An 8T SRAM cell adds a separate 2T read port, shown in Fig. 2(b), and necessarily solves the problem of read stability. Internal nodes are isolated from the read current path, and thus a high RSNM is achieved. Also, sizing of 8T read port can be done independently without affecting the write operation.

In 6T SRAM read operation, one of the BL stays at the VDD while the other decreases by VBL amount. However, in the case of 8T SRAM, there is only one BL (RBL) and it either decreases or stays at the VDD level depending on the bit read. Now, the sensing of SE BL can be done using different circuits such as: 1) domino sensing that requires full VDD swing ON the local-BL; 2) psuedo-differential that requires a reference signal; and 3) ac coupled sensing that requires the use of capacitors. Using a reference-based sense amplifier, only a small voltage difference is required.



  • Power consumption is high


We present our half VDD precharge and charger cycling technique for low power read operation. A 4T read port is designed to employ the proposed technique. ReadBL (RBL) is charged and discharged through the read port according to the state of stored bit. Read port is powered by virtual power rails that run horizontal and are shared bythe cells of a word. The dynamic control of read port power rails reduces the RBL leakage substantially.

Figure 3: Proposed 10T SRAM cell with row-wise read port dynamic power lines

Proposed cell and low power technique:

The proposed 10T SRAM cell with SE RBL is shown in Fig. 3. We have added a 4T read port to the 6T cell to decouple the internal nodes during the read operation. Read port consists of an INV P1-N1 driven by node QB, and a transmission gate (TG) P2-N2. The output (Z) of the INV is connected to RBL during the read operation through TG, which is controlled by (read) control signals. Furthermore, read port is powered by virtual power rails, VVDD and VVSS, which are dynamically controlled. These virtual power rails (control signals) run horizontally, and have the true rail values only during the read operation. For the RBL leakage reduction, both the virtual rails have the same level as the precharge level of RBL.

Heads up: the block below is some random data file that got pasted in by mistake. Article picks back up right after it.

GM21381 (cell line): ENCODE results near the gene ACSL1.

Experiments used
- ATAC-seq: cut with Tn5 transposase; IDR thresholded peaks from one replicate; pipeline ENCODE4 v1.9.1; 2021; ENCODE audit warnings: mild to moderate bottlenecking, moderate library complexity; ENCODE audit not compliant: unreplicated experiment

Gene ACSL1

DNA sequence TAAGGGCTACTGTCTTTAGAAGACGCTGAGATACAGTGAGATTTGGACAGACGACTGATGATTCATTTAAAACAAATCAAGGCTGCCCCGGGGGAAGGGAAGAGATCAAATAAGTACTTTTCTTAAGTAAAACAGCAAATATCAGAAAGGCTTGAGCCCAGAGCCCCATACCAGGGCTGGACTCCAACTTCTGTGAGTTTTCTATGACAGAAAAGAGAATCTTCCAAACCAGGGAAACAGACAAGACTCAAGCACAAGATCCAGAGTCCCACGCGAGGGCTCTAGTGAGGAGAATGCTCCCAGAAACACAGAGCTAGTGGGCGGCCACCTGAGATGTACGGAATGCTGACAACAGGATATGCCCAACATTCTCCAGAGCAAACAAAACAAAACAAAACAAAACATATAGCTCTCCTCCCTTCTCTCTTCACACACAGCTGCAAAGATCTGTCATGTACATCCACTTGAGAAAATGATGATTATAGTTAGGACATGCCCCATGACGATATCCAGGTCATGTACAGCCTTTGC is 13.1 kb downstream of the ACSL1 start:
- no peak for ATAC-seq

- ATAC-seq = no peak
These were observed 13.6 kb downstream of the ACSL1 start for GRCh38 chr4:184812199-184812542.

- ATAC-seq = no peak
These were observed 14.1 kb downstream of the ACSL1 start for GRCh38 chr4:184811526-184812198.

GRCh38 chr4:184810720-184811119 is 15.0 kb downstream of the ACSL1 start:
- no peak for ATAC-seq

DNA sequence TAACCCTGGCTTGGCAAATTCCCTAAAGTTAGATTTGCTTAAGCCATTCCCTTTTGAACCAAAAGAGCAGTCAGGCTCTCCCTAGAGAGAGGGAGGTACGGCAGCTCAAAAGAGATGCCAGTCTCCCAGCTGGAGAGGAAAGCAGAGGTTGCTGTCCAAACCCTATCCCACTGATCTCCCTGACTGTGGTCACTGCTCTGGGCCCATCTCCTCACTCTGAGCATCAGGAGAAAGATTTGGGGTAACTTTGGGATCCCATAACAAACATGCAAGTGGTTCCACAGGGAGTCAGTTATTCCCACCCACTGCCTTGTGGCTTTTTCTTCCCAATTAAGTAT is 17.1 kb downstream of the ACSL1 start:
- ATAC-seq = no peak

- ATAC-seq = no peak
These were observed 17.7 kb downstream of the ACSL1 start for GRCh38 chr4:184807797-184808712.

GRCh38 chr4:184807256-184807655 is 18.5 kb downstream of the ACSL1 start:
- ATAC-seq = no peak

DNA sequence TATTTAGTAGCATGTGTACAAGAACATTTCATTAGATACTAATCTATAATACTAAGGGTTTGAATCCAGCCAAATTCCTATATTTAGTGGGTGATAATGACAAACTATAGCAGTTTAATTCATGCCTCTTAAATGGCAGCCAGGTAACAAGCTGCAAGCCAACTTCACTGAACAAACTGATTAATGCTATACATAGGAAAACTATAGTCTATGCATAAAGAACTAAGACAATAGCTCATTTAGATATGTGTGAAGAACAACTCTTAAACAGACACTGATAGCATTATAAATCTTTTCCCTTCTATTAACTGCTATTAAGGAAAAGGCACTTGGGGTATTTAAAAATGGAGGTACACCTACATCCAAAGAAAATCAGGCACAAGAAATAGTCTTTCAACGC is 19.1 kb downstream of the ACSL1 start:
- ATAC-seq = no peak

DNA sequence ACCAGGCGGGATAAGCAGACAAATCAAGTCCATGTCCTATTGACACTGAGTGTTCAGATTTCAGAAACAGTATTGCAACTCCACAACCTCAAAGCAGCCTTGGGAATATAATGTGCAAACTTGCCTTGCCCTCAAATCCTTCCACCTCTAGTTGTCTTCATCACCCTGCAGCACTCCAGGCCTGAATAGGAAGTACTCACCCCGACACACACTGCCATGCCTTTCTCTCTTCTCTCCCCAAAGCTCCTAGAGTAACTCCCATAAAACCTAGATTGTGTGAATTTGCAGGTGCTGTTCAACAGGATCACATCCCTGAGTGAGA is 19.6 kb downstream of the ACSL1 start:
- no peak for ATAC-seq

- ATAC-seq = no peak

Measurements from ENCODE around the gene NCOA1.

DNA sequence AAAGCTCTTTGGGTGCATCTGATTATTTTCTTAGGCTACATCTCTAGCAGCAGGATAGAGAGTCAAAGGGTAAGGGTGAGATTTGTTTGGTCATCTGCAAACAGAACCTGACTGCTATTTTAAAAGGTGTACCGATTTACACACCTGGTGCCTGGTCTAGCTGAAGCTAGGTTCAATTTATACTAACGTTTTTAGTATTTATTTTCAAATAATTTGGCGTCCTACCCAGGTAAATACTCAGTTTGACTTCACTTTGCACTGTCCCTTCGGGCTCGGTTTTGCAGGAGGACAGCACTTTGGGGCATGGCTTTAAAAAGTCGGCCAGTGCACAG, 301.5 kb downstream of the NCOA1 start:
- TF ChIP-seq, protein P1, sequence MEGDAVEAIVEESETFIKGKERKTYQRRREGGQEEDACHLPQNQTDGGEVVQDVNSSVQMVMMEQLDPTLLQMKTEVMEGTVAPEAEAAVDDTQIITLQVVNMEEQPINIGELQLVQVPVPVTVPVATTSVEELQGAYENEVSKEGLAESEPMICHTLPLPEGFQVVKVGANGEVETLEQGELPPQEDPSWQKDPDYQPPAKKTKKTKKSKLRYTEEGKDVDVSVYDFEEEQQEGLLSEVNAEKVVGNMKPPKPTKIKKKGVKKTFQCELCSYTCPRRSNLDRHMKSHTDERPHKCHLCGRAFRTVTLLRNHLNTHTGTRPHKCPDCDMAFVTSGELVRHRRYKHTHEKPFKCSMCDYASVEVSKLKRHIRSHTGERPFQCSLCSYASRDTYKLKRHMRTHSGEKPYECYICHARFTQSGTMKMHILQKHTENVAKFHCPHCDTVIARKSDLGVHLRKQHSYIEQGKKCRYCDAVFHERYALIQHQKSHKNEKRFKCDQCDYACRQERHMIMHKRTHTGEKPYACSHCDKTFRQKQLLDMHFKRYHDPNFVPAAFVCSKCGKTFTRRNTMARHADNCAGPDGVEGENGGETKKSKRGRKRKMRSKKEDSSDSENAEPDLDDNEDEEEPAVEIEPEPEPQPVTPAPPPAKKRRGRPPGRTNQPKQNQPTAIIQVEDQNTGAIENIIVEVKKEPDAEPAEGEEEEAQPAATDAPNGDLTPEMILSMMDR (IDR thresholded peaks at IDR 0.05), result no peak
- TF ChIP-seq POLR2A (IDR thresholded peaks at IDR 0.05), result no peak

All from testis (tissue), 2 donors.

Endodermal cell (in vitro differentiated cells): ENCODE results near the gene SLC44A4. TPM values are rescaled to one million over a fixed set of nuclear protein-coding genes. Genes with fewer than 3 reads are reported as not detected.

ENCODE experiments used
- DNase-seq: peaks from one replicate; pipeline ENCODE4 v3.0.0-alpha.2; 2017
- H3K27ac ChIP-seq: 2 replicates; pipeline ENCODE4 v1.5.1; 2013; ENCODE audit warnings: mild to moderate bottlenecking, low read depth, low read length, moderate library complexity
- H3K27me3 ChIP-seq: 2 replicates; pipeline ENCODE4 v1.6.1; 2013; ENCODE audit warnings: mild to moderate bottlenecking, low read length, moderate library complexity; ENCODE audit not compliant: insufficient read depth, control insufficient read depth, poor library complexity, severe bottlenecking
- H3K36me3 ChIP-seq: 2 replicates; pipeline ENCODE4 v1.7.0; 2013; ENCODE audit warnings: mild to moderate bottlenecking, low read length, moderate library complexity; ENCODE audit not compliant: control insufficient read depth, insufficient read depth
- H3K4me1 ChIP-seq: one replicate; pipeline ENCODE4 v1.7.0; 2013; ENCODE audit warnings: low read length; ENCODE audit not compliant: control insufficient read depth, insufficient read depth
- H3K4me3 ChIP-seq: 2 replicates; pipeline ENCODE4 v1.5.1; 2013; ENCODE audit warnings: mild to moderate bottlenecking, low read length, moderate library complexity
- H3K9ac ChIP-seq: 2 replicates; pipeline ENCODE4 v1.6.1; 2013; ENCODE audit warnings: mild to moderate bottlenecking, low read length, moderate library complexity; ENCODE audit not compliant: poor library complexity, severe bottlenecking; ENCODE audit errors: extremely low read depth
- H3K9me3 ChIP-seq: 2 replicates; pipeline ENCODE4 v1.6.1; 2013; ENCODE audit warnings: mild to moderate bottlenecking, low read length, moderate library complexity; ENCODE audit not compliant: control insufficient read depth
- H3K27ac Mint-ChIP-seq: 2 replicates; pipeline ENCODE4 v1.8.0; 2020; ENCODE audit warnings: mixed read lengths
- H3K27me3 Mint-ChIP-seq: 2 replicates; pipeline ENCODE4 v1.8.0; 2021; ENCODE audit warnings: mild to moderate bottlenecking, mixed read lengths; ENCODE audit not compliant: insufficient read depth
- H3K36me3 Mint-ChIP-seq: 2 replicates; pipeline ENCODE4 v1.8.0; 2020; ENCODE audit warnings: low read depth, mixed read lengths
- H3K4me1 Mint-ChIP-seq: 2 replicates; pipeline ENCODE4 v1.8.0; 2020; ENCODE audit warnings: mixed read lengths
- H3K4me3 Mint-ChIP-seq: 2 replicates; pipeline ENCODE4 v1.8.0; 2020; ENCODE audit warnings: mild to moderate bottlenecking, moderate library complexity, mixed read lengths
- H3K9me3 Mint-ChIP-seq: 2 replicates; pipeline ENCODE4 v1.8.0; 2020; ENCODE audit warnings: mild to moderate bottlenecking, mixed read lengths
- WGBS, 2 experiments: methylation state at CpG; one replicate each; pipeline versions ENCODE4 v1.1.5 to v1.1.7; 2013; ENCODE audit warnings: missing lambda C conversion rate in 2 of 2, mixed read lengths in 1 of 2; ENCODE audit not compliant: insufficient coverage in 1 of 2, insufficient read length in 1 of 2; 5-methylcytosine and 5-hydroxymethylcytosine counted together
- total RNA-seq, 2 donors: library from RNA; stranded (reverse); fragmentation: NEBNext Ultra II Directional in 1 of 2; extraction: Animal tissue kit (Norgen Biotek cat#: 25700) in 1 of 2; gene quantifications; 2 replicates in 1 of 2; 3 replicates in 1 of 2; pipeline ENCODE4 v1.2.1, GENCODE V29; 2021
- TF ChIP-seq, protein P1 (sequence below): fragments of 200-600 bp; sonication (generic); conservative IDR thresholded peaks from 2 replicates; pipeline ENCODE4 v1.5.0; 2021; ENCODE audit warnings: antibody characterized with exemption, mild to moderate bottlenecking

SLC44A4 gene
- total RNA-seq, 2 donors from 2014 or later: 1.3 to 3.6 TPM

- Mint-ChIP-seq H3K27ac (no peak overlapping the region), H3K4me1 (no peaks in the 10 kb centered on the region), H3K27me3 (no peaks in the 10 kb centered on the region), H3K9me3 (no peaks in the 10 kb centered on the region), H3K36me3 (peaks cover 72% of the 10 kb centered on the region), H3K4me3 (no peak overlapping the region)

• The 10T SRAM cell using an INV and a TG has been proposed earlier. However, our proposed 10T scheme is different from the previous design in the following aspects. The previous INV+TG-based 10T cell was application specific, while our proposed design is generic.
  • We have used the dynamically controlled power rails for the read port.
  • We precharge RBL at VDD/2, while the previous 10T design eliminated the precharge phase, and used INV to fully charge or discharge the RBL.
  • The basic read technique of both the designs is completely different. The main idea of the proposed design is “the charging or the discharging of the read BL from VDD/2 for every read operation.” The previous design either discharges from VDD to VSS, or charges from VSS to VDD.
  • A powerful INV was used previously to produce full VDD swing on the RBL. In the proposed design, RBL is precharged at VDD/2, and only a small voltage difference (comparable with 6T) is produced for every read cycle.
  • In the proposed design, for every read cycle the RBL will exhibit some change (positive or negative) from its precharged value of vdd/2. However, the RBL would not change for consecutive similar bit reads. RBL would change only if consecutive read bits are different.



  • Power consumption is low



  • Tanner tool